Here’s the other thing to know about Ossabaw hogs: they’re delicious.
In 2007, Jean Anderson, a member of the James Beard Cookbook Hall of Fame, wrote in Gourmet magazine that Ossabaw pork was “so luxurious, so complexly flavored, so tender it barely needed chewing.” Tom Colicchio praised Ossabaw pork because, unlike most commercially raised pigs, “It wasn’t raised to taste like nothing,” he told a reporter in 2008.
Marc Mousseau, who in 2013 founded Hamthropology, a farm in Georgia dedicated to preserving and breeding Ossabaw hogs, echoes the sentiment: “If you cook pork raised by a factory farm with no seasoning, you realize it tastes like nothing,” he says. “You’re not seasoning the meat, the meat is just a vehicle for the seasoning.”
Prior to the pandemic, Mousseau had 668 Ossabaw hogs, the largest purebred captive herd. His herd is much smaller these days, after the toll that COVID took on the restaurant industry. He hopes to regrow it, in part because he believes many more people would become converts if they could just try this exceptional pork. “When we do a barbecue, the flavor profile of an Ossabaw hog speaks for itself,” he says. “There’s nothing like them.”
Mousseau got into the business because he saw a demand that wasn’t being met. “I started talking to local chefs and they were like, ‘Hey, if you can get these animals, we’ll buy them,’” he says.
When Mousseau sold a whole Ossabaw hog to Linton Hopkins, the James Beard Award-winning chef behind Restaurant Eugene offered to cook it and sell it online for $26 a pound. “It was all prepurchased within an hour,” Mousseau says.
There’s a reason why Ossabaw hogs taste so much better. Since 1987, when America’s National Pork Board attempted to rebrand their product as “The Other White Meat,” domestic pigs have been increasingly bred for leanness. Fat equates to flavor, and robbing pork of it often leads to dry, bland cuts. Yorkshire pigs and other common domestic breeds can’t come close to the taste and texture of Ossabaw hogs, which have a higher ratio of lard per pound than any other breed of swine.
Much like their Spanish ancestors, Ossabaw hogs are partial to acorns, which fall in abundance from live oaks on the island during part of the year, as well as crabs dug up on the beaches. When acorns and crabs are plentiful, the pigs gorge, stocking up as much fat as possible for times when their food sources grow scarce.
For chefs, that fat is liquid gold. “You should not be getting rid of Ossabaw fat, you should be scraping the bottom of the jar like a peanut butter jar,” Mousseau says. His freezer is stuffed with vacuum-sealed Ossabaw lard, which he uses for everything from sautéing broccoli to making “unreal” French fries. “My daughter won’t allow me to cook fries in anything else.”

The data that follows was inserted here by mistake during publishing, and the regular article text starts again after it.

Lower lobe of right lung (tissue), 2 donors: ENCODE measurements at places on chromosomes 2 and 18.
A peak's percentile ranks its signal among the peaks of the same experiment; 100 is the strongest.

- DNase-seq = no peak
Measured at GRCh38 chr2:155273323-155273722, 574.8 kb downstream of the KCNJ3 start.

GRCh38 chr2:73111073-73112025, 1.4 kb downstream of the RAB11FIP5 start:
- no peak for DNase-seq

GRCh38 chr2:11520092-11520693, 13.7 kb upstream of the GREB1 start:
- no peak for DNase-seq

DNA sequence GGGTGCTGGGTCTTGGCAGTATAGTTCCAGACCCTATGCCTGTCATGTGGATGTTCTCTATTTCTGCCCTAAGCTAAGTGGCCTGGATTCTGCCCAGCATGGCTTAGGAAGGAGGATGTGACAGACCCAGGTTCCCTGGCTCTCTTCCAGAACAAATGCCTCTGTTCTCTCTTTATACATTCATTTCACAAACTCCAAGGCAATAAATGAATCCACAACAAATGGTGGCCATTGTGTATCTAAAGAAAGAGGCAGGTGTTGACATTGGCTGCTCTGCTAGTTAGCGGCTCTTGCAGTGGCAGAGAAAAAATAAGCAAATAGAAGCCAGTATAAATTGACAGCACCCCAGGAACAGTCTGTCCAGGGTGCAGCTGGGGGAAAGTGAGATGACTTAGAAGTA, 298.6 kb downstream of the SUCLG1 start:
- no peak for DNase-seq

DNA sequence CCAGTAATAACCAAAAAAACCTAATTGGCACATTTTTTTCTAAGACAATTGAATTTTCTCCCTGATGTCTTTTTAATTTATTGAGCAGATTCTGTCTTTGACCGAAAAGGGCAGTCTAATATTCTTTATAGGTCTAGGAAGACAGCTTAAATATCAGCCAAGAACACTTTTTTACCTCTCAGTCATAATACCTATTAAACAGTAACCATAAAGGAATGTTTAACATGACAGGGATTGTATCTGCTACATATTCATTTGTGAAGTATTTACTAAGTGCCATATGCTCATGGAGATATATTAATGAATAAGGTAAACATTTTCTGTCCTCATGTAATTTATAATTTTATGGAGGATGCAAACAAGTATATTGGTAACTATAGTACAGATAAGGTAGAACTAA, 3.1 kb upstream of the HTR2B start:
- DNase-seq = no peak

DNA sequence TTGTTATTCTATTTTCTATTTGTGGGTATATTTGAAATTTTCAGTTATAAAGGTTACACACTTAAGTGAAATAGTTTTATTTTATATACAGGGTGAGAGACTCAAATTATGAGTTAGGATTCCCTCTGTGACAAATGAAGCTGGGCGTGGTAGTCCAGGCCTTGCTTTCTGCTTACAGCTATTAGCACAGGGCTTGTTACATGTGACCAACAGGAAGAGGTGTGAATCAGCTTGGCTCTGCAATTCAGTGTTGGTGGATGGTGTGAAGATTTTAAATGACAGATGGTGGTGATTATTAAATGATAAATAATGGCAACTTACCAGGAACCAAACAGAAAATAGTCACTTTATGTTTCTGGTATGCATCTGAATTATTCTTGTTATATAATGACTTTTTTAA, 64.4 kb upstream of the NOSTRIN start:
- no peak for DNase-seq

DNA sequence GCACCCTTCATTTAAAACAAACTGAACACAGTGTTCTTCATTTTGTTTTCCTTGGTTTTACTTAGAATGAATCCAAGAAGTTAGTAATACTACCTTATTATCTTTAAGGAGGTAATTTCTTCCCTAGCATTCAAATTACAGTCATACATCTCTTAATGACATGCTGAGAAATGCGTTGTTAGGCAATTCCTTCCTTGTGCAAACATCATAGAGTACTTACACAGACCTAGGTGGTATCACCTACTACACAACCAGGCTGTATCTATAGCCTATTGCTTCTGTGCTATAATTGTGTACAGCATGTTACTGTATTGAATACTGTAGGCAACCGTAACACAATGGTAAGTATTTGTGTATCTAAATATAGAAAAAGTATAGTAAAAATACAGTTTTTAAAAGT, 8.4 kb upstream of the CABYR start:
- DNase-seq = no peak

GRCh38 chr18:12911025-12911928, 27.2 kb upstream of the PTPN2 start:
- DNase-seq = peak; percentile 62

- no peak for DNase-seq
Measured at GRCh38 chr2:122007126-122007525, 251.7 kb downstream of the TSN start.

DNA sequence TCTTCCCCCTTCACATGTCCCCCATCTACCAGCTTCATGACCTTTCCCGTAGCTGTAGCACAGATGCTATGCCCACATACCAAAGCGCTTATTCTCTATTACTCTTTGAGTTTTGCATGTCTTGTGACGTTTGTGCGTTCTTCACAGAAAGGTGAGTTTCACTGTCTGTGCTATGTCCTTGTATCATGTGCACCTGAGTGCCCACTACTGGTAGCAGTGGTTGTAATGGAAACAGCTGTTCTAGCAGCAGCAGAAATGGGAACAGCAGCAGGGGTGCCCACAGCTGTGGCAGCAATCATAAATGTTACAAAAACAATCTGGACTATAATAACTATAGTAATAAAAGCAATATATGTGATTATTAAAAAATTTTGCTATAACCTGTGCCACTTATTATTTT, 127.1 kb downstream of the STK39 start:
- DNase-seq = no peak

Not only are they one of the fattest terrestrial animals on Earth, but that lard is evenly distributed through their muscular little bodies, making for meat as richly marbled as Kobe steaks. The Ossabaw hogs of today closely resemble Spanish Iberian pigs. In other words, the pigs that the DNR was leaving for the buzzards are dead ringers for the same coveted swine that can fetch up to $1,400 a haunch when turned into jamón.
As an added bonus, the lard laced through an Ossabaw’s musculature is packed with omega-3 fatty acids and oleic acid. It’s not exactly olive oil—but it’s not as far off as one might think. To prove that point, Mousseau often turns to a favorite theatrical flourish when introducing an audience to Ossabaw pork.
“While I’m giving a talk, I’ll shave off a chunk off of the fat and by the time I’m done talking, that fat will have melted,” he says. That makes it considerably heart-healthier, and it also means that it liquifies sooner in the cooking process, suffusing the meat with rich, porky flavor.
According to Mousseau, it matters to have pure Ossabaw hogs in the gene pool. Although some farmers have crossed Ossabaws with Berkshires or other larger breeds, by the second or third generation, these hybrid pigs start to lose the traits that make them so special. “The Ossabaw needs to stay pure in order to continue its flavor profile, otherwise the flavors of the other pigs start to dominate,” he says. He likens it to copying an old VHS tape over and over. Without a master copy, the image grows increasingly distorted, eventually blurring into unrecognizable static.
The only route to Ossabaw Island runs through Hell’s Gate, a treacherously shallow half-mile stretch of salt water where a careless rudder can easily run aground in high tide. Most of the names attached to the island evoke death. There’s Hell Hole Road, leading to Hell Hole Pond, where enslaved workers once harvested rice in the steaming southern heat. Then there are the ghost trees, fragrant red cedars and live oaks poisoned from the inside out as salt water seeps up their roots and through their veins. Their sun-bleached limbs litter the boneyard beaches.